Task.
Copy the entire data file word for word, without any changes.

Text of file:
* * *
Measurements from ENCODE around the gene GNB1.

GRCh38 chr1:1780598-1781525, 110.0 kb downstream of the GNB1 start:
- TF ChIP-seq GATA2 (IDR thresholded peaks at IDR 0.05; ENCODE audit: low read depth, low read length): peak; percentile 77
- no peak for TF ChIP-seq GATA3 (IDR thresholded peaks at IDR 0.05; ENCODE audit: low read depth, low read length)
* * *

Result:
Measurements from ENCODE around the gene GNB1.

GRCh38 chr1:1780598-1781525, 110.0 kb downstream of the GNB1 start:
- TF ChIP-seq GATA2 (IDR thresholded peaks at IDR 0.05; ENCODE audit: low read depth, low read length): peak; percentile 77
- no peak for TF ChIP-seq GATA3 (IDR thresholded peaks at IDR 0.05; ENCODE audit: low read depth, low read length)